Benefits, Risks of E-Filing this Tax Season It's tax season, and more and more Americans are filing their returns online. Alex Chadwick speaks with Day to Day personal-finance contributor Michelle Singletary about the safety, costs and benefits of e-filing your taxes.
NPR logo

Benefits, Risks of E-Filing this Tax Season

  • Download
  • <iframe src="https://www.npr.org/player/embed/5323074/5323075" width="100%" height="290" frameborder="0" scrolling="no" title="NPR embedded audio player">
  • Transcript
Benefits, Risks of E-Filing this Tax Season

Benefits, Risks of E-Filing this Tax Season

Benefits, Risks of E-Filing this Tax Season

  • Download
  • <iframe src="https://www.npr.org/player/embed/5323074/5323075" width="100%" height="290" frameborder="0" scrolling="no" title="NPR embedded audio player">
  • Transcript

It's tax season, and more and more Americans are filing their returns online. Alex Chadwick speaks with Day to Day personal-finance contributor Michelle Singletary about the safety, costs and benefits of e-filing your taxes.

ALEX CHADWICK, host:

It's DAY TO DAY, from NPR News. The deadline for filing you income tax is not very far away. If you are a last minute filer, and you don't want to wait in that midnight line at the post office this year, you can try e-filing. This electronic method of submitting tax returns is getting more popular. But still, is it right for you?

Joining us to talk about e-filing is our regular personal finance contributor, Michelle Singletary. Michelle, welcome back to the program, and are you e-filing this year?

MICHELLE SINGLETARY reporting:

E-filing this year, as I did last year, as I did the year before that.

CHADWICK: And what are the advantages?

SINGLETARY: The biggest advantage is it reduces the number of errors. In fact, paper returns have an error rate of about 18 percent compared to e-file, which is like one-half of one percent, because when you e-file it goes through a sort of checkpoint to make sure common errors are not there, like missing social security numbers, or they're transposed, or the kind of normal things we get wrong. It checks for that, so that's one of the biggest advantages.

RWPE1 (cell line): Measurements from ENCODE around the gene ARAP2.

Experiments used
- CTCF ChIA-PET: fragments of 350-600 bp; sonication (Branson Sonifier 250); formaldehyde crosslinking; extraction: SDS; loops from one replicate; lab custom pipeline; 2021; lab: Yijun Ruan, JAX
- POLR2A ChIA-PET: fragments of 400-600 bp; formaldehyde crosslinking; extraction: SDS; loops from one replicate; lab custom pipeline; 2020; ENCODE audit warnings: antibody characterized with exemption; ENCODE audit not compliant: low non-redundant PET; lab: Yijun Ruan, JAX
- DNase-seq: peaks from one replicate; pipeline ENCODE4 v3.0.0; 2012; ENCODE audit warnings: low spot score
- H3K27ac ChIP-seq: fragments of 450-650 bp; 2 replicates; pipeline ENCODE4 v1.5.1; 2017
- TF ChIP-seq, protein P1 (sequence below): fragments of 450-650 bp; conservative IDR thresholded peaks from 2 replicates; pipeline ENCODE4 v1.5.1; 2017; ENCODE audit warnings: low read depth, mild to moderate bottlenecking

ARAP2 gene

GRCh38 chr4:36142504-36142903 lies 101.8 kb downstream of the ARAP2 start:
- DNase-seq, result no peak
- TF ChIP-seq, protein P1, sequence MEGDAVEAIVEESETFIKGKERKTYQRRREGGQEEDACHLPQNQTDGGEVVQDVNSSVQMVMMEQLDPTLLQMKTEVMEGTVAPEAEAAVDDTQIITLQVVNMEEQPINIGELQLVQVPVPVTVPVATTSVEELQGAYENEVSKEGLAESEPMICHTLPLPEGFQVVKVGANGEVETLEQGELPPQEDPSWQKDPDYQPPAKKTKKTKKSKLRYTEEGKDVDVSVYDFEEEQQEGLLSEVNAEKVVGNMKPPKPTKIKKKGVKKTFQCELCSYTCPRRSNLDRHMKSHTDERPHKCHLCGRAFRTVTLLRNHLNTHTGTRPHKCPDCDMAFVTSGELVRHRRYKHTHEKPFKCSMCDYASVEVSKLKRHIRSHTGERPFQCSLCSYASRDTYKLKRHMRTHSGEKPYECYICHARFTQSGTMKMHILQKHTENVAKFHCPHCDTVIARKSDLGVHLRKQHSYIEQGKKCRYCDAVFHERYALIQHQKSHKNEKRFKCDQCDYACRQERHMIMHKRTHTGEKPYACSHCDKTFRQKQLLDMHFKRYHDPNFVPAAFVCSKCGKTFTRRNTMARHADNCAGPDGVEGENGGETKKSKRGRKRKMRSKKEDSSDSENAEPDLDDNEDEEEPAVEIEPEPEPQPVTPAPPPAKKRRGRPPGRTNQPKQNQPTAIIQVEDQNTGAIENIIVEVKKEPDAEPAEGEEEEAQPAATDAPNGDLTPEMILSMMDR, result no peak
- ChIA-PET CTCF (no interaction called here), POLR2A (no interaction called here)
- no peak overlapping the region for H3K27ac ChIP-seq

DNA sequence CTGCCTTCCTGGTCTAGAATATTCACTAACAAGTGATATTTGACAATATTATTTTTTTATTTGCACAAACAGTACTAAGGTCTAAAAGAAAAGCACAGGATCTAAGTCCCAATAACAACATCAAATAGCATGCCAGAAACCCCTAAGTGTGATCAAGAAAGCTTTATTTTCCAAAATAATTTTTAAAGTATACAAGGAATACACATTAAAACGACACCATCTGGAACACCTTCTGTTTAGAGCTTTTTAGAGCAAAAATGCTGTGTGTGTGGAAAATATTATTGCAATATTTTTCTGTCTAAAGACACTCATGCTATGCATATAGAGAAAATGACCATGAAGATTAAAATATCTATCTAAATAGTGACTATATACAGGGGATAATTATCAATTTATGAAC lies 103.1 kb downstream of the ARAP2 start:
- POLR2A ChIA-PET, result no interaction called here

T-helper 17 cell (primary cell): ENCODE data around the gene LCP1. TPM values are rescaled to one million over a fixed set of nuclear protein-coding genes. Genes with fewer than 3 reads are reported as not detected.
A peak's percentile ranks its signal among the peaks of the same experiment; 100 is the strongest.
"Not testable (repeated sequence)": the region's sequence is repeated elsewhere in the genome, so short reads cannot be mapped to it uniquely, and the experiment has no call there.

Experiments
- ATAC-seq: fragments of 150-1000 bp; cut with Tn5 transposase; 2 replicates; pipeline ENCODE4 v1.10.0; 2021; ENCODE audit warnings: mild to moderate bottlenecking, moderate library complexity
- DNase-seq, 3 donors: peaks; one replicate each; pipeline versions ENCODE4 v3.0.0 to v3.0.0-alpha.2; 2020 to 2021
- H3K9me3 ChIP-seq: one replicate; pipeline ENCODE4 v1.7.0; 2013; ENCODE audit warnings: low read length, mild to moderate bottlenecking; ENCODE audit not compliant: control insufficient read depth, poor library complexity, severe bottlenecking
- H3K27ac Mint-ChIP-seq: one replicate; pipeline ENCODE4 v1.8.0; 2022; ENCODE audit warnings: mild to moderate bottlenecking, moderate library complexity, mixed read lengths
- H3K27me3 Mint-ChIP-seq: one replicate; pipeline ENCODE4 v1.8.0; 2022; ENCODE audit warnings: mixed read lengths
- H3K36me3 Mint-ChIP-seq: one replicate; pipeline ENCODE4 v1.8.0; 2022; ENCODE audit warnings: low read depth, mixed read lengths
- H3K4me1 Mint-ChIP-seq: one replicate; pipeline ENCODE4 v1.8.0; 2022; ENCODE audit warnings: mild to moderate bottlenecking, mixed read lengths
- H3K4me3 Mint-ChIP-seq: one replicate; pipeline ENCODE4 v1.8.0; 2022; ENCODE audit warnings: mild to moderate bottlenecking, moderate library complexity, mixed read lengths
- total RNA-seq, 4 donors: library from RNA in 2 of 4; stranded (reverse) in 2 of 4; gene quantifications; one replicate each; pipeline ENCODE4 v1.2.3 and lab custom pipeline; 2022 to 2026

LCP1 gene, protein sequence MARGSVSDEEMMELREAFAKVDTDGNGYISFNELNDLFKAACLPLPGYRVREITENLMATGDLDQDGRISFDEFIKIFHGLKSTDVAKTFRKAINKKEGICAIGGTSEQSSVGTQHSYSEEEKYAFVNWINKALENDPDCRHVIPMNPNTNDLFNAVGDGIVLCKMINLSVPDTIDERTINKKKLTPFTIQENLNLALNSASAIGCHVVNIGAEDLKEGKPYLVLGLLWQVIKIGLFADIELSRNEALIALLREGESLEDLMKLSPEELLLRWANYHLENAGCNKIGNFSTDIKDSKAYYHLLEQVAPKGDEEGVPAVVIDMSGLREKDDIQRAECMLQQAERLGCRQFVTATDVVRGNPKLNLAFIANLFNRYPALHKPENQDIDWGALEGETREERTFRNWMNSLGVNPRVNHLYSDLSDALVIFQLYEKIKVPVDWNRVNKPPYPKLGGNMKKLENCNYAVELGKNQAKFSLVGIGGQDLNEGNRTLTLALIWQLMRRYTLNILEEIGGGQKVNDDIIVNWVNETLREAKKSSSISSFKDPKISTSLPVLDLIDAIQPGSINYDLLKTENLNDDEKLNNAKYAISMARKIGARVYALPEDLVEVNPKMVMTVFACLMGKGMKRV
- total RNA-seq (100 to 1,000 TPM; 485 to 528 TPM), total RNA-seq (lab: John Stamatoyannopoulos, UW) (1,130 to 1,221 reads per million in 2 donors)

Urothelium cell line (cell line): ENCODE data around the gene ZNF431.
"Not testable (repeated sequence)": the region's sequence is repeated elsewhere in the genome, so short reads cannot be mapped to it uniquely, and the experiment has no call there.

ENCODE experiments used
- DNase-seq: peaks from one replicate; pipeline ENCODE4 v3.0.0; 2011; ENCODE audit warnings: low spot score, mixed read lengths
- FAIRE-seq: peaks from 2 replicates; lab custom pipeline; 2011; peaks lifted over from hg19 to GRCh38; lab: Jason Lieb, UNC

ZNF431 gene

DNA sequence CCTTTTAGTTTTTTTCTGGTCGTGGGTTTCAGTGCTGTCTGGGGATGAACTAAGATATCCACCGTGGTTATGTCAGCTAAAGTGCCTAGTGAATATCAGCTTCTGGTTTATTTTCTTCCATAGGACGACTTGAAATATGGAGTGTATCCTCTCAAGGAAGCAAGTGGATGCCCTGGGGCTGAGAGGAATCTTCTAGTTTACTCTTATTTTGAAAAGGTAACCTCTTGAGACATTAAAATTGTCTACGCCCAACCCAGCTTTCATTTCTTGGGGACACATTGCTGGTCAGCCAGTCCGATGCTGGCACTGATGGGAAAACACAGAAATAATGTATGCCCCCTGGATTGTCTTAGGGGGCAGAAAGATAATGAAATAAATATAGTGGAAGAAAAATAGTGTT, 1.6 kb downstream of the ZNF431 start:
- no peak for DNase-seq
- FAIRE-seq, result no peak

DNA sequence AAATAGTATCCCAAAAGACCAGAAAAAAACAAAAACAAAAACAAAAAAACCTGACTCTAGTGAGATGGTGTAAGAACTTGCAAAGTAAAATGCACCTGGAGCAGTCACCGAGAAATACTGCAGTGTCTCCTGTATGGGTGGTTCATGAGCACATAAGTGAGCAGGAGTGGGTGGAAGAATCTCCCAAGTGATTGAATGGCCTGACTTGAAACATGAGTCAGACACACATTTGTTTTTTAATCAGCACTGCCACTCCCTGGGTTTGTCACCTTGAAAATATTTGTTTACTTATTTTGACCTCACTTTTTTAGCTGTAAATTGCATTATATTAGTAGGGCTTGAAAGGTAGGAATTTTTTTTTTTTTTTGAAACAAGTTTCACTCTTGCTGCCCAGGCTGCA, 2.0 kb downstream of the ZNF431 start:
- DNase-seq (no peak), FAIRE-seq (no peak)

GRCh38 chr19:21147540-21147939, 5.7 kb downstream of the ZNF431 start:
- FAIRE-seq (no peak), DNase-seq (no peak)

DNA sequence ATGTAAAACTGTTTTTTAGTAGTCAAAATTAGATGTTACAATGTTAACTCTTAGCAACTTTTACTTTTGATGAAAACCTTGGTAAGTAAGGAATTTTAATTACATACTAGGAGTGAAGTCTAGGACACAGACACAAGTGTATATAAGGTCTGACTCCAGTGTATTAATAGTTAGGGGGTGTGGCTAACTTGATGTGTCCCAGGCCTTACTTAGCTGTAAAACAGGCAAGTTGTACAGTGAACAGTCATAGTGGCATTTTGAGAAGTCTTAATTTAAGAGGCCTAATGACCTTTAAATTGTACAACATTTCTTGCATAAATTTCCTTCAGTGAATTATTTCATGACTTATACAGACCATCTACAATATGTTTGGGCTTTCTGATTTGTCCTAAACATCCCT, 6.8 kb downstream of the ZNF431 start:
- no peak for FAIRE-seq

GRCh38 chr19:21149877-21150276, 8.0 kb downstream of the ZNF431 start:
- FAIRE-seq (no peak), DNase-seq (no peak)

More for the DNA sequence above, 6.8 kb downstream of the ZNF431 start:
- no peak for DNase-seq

CHADWICK: I'll bet that the disadvantage would be, people would think, well, if I'm going on the IRS account to file this thing, they're not going to try to save me money. I might be leaving some money that I could get back somehow.

SINGLETARY: Well, you know, when you e-file, you're going to be going through some sort of tax software or tax preparer, so hopefully, if you choose the right software and the right preparer, they're going to help you find all the deductions and things that will help reduce your taxes.

CHADWICK: What about other negative aspects?

SINGLETARY: I think the biggest negative for lots of folks is you have to pay to e-file if you have income over $50,000, and that's going to run you anywhere from, you know, 10 to $25. So, for lots of folks, that's a big turnoff. That's a big disadvantage, and it was for me when they first introduced it, but when I looked at the error rate and the fact that I can get my refund a lot faster, it was worth the money.

And if you make $50,000 or less, you should go to the IRS website and check out Free File. There's a little button on the homepage where you can go and look for preparers that will file your taxes for free.

CHADWICK: How about safety, Michelle? I mean, people worry about putting their data out on online forms.

SINGLETARY: You know, the data that's transmitted via the Internet for e-file is encrypted to protect your privacy and your data. You know, they want to make sure that lots of folks e-file, so I think it's probably one of the safest.

CHADWICK: Do you know, Michelle, how many of us have followed you into the e-filing realm? I mean, how popular is this, really?

SINGLETARY: It's very popular. Last year, about 52 percent of all tax returns were filed through e-file, and so far this year, more than 50 million returns have been filed through e-file. So it's becoming very popular. Listen, the IRS has an edict to have at least 80 percent of all federal tax and information returns filed electronically by 2007, so more and more people are getting on board.

And again, you know, I endorse it. Like I said, I didn't do it before because of the cost, but when you look at what is reduced, the errors are reduced. You get your return in half the time it would take if you filed a paper return, and even faster if you elect direct deposit to have your refund sent back to you.

CHADWICK: Michelle Singletary writes the syndicated column The Color of Money. She's our regular guest on Matters of Personal Finance. Michelle, thank you again.

SINGLETARY: Thank you.

CHADWICK: And if you, dear listeners, have money questions for Michelle, go to our website, NPR.org. On that site, you will find our contact us link. You can click on that and send a question to Michelle. Please put Michelle in the subject line.

Copyright © 2006 NPR. All rights reserved. Visit our website terms of use and permissions pages at www.npr.org for further information.

NPR transcripts are created on a rush deadline by Verb8tm, Inc., an NPR contractor, and produced using a proprietary transcription process developed with NPR. This text may not be in its final form and may be updated or revised in the future. Accuracy and availability may vary. The authoritative record of NPR’s programming is the audio record.